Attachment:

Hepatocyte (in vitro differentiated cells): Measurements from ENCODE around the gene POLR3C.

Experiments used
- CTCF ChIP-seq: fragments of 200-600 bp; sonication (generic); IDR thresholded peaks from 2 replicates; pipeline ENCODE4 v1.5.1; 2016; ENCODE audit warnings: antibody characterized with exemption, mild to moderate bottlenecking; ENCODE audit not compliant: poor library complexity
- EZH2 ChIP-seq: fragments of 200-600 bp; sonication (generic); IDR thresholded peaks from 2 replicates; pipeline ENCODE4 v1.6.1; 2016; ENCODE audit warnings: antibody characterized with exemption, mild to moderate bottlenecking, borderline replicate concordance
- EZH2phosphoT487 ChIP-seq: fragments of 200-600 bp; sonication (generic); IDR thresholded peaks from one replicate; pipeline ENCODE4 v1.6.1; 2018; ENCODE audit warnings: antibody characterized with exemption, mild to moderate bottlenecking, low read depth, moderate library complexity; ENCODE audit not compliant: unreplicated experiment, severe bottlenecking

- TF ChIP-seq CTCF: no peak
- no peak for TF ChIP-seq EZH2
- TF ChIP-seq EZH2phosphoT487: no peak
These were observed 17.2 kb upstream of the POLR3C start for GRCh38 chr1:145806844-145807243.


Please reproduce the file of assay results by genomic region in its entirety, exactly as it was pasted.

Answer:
Hepatocyte (in vitro differentiated cells): Measurements from ENCODE around the gene POLR3C.

Experiments used
- CTCF ChIP-seq: fragments of 200-600 bp; sonication (generic); IDR thresholded peaks from 2 replicates; pipeline ENCODE4 v1.5.1; 2016; ENCODE audit warnings: antibody characterized with exemption, mild to moderate bottlenecking; ENCODE audit not compliant: poor library complexity
- EZH2 ChIP-seq: fragments of 200-600 bp; sonication (generic); IDR thresholded peaks from 2 replicates; pipeline ENCODE4 v1.6.1; 2016; ENCODE audit warnings: antibody characterized with exemption, mild to moderate bottlenecking, borderline replicate concordance
- EZH2phosphoT487 ChIP-seq: fragments of 200-600 bp; sonication (generic); IDR thresholded peaks from one replicate; pipeline ENCODE4 v1.6.1; 2018; ENCODE audit warnings: antibody characterized with exemption, mild to moderate bottlenecking, low read depth, moderate library complexity; ENCODE audit not compliant: unreplicated experiment, severe bottlenecking

- TF ChIP-seq CTCF: no peak
- no peak for TF ChIP-seq EZH2
- TF ChIP-seq EZH2phosphoT487: no peak
These were observed 17.2 kb upstream of the POLR3C start for GRCh38 chr1:145806844-145807243.